Because of a more direct heat method, rather than the indirect heat from a standard offset or a 'water pan' smoker like the Weber Smokey Mountain, everything cooks faster on a UDS. You'll get used to that eventually, but I could see how you must have been surprised.
Regarding the bark - of course you won't get the crispy/crunchy bark when you have to foil that long, because it softens the bark. However, if everything else is done correctly, most folks will tell you they'll give up the bark texture in exchange for how incredibly moist a brisket will turn out after doing the foil method.
Since yours wasn't as moist as you thought it should be, I'm wondering if you were cooking at a higher temp than what you thought you were??
From what I recall reading, you took the internal temp to 180 and then foiled. That is just about perfect for slicing, IMO. Meaning - when you remove it at 180 and foil, then it should continue to climb to 185 or so, which is right in that range you want to be in for slicing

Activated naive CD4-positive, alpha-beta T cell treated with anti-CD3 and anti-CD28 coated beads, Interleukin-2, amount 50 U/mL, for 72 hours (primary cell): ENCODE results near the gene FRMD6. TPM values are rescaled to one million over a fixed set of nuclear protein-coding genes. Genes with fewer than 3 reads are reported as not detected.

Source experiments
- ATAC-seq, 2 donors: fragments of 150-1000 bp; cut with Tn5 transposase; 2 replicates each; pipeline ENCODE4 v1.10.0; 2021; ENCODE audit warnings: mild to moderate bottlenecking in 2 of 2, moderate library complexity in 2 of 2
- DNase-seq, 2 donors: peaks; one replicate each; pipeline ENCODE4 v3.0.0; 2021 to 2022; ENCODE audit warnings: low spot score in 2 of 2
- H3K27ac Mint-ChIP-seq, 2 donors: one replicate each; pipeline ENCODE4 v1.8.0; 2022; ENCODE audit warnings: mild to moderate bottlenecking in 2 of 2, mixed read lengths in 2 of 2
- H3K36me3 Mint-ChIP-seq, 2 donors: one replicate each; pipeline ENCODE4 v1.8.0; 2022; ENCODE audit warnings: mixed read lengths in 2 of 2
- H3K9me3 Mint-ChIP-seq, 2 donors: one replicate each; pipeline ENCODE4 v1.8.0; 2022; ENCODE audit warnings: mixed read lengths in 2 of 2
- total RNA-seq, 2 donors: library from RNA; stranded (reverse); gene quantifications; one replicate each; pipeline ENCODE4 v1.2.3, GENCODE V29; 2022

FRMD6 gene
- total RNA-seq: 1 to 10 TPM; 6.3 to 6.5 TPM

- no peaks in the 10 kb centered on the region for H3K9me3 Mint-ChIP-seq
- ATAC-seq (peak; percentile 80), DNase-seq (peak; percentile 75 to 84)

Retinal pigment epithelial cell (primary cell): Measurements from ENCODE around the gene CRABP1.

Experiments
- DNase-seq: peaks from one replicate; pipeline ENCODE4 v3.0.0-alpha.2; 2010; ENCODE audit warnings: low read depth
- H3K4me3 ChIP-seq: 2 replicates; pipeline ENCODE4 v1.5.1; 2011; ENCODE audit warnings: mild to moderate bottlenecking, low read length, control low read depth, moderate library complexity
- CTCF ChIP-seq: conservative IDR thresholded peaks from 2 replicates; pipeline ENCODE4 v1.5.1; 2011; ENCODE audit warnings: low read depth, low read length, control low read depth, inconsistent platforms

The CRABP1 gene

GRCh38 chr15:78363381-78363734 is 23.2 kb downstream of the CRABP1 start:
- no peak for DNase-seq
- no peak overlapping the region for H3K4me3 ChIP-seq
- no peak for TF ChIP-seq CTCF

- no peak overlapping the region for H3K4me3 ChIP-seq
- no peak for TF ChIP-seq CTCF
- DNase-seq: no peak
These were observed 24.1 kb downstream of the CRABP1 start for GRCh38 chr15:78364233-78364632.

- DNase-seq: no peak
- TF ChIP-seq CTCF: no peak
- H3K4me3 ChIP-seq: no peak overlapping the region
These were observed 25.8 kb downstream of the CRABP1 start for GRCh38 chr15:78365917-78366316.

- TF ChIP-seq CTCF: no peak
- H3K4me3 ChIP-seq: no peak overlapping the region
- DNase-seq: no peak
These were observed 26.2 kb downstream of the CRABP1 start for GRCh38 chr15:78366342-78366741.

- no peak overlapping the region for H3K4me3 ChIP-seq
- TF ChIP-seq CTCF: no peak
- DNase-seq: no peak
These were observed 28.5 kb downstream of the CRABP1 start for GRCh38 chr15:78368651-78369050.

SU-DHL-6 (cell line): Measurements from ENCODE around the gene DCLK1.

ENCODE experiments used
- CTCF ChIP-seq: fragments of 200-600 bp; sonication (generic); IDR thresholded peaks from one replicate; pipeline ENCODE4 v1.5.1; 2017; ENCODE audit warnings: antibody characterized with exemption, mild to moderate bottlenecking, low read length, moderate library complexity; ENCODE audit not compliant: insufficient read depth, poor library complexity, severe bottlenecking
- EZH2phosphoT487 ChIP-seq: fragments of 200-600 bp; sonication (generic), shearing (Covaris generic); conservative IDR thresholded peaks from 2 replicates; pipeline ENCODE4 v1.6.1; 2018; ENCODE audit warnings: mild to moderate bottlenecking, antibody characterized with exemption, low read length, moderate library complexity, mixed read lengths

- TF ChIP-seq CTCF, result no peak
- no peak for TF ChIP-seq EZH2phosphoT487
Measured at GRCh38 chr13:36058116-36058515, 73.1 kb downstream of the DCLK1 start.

However, one thing that even foiling cannot fix - is meat that dries out because it's cooked at too hign of a smoker temp. Were you relying only on your UDS gauge, or did you have something digital inside, like a Maverick ET-73 for example?
My thought is that you were cooking at a higher temp that what you thought, but even then - it sometimes is ok to cook a brisket at higher temps, like around 275 or even 300.
My thought would be - just try it again and enjoy the practice! :-)
It could have been the quality of the cut of meat too....it's not always the chef's fault, right?!?